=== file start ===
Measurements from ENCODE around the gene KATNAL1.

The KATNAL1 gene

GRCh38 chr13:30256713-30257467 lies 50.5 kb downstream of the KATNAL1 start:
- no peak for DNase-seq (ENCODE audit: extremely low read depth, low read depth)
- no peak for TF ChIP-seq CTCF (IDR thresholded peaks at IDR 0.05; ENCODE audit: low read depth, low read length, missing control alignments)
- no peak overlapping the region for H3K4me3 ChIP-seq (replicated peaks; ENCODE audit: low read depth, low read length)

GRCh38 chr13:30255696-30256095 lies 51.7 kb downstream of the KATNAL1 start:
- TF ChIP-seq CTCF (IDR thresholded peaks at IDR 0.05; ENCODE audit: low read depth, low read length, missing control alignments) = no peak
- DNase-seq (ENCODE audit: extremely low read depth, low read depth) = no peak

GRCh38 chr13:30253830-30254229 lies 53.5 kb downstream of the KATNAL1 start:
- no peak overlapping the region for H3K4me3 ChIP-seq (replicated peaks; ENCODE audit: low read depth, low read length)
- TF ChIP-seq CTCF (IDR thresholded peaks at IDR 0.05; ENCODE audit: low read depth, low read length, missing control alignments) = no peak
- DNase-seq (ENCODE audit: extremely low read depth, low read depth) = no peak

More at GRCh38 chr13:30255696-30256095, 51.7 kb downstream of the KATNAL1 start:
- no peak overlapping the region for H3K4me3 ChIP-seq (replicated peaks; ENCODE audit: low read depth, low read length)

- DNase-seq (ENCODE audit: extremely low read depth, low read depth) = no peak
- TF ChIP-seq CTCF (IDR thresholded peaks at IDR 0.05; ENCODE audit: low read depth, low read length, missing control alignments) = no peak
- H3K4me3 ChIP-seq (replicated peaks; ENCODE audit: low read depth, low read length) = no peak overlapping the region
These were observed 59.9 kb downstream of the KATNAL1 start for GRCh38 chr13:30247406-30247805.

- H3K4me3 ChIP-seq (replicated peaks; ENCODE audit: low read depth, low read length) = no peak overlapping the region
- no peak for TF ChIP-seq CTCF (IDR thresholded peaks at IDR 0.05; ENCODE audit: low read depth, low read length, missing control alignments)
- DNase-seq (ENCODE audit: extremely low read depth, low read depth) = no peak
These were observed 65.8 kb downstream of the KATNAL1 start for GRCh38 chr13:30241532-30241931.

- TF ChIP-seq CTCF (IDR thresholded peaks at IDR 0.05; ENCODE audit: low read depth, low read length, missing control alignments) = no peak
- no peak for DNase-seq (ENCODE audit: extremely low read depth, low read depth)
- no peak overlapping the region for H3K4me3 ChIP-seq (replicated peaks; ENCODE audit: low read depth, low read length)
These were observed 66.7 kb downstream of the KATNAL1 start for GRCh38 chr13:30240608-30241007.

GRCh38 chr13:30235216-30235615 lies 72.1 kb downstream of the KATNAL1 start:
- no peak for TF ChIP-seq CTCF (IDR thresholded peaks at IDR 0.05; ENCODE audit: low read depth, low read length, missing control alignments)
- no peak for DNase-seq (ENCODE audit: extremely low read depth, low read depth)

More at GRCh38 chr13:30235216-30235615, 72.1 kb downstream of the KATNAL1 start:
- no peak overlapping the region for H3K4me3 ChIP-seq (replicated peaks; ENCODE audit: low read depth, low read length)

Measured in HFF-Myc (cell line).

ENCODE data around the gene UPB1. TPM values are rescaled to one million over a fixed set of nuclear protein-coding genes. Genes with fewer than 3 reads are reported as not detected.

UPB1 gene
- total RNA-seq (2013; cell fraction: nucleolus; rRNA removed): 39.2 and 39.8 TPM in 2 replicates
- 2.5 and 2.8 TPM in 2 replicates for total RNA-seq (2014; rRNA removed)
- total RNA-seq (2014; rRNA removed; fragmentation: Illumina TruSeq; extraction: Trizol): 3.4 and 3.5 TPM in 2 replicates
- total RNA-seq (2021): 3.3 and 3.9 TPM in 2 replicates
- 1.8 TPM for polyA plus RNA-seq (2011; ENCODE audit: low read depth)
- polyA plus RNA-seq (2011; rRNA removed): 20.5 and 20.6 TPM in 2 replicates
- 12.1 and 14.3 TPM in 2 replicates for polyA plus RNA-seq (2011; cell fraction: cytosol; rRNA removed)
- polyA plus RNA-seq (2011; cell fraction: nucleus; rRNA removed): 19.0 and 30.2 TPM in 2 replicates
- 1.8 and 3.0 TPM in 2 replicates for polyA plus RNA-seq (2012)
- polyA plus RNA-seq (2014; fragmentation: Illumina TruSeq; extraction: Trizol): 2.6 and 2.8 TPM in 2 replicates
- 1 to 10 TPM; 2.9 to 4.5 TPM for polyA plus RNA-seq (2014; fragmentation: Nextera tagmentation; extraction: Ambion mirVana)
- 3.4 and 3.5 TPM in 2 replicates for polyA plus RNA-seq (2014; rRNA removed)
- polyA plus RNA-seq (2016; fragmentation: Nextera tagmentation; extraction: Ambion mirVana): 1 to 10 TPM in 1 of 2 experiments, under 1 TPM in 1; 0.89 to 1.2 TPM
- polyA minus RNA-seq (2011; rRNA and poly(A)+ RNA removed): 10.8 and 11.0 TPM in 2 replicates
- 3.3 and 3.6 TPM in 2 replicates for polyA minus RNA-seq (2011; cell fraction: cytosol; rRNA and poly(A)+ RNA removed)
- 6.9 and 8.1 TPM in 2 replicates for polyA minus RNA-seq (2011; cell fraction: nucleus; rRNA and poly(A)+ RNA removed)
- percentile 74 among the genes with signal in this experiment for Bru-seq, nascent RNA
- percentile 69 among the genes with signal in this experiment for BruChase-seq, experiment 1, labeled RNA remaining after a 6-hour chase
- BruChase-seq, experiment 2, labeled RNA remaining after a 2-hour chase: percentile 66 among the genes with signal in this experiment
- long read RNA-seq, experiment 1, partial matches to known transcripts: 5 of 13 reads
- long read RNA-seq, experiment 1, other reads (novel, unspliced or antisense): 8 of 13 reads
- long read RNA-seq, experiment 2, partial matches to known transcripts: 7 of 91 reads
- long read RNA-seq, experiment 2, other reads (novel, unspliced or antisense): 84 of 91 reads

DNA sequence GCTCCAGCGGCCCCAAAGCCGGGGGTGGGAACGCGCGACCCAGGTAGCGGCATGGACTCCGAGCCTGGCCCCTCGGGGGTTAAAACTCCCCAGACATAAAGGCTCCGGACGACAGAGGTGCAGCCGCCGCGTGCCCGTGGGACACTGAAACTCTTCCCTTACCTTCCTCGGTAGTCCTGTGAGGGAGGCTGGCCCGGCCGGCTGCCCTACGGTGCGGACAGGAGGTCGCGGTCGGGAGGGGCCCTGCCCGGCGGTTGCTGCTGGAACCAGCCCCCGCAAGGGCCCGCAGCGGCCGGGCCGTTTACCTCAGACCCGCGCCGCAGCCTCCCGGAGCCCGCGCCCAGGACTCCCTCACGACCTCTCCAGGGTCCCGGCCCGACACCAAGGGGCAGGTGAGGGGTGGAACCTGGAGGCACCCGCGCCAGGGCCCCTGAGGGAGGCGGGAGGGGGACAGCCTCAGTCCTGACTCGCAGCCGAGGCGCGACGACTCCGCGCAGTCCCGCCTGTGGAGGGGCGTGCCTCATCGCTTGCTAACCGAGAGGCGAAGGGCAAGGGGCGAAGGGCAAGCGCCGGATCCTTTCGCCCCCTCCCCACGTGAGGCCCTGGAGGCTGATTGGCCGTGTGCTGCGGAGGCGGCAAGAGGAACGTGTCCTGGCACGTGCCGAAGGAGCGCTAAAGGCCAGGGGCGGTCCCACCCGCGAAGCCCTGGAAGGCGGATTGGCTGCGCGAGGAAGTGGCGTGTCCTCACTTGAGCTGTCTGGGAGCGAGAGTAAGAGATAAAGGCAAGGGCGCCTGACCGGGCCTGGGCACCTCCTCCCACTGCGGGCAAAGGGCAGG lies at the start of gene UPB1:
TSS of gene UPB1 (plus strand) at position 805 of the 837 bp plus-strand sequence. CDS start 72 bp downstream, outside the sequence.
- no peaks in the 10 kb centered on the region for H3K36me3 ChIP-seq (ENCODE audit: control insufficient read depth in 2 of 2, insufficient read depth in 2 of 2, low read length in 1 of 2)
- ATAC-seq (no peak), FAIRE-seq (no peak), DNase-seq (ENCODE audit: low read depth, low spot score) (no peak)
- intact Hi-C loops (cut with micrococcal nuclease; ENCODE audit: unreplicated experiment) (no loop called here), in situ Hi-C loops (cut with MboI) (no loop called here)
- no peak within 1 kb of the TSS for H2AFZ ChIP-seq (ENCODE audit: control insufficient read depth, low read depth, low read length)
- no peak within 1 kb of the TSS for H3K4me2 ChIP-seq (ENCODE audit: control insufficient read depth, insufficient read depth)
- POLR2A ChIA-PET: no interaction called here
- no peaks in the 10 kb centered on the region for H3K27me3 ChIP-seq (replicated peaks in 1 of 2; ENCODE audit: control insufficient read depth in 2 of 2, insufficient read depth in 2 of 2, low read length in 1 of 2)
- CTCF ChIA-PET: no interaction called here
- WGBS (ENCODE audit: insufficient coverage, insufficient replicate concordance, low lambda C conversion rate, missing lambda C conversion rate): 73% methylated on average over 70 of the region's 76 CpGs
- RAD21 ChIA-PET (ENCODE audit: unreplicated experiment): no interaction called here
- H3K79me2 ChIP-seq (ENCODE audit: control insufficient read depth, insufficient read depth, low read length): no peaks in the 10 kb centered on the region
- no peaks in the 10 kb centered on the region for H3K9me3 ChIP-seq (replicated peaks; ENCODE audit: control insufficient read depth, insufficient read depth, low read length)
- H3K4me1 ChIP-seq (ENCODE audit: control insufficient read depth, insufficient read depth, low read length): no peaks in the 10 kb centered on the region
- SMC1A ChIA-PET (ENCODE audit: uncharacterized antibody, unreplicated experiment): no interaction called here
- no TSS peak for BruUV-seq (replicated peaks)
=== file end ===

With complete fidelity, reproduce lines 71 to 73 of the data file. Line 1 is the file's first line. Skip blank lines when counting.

- H3K79me2 ChIP-seq (ENCODE audit: control insufficient read depth, insufficient read depth, low read length): no peaks in the 10 kb centered on the region
- no peaks in the 10 kb centered on the region for H3K9me3 ChIP-seq (replicated peaks; ENCODE audit: control insufficient read depth, insufficient read depth, low read length)
- H3K4me1 ChIP-seq (ENCODE audit: control insufficient read depth, insufficient read depth, low read length): no peaks in the 10 kb centered on the region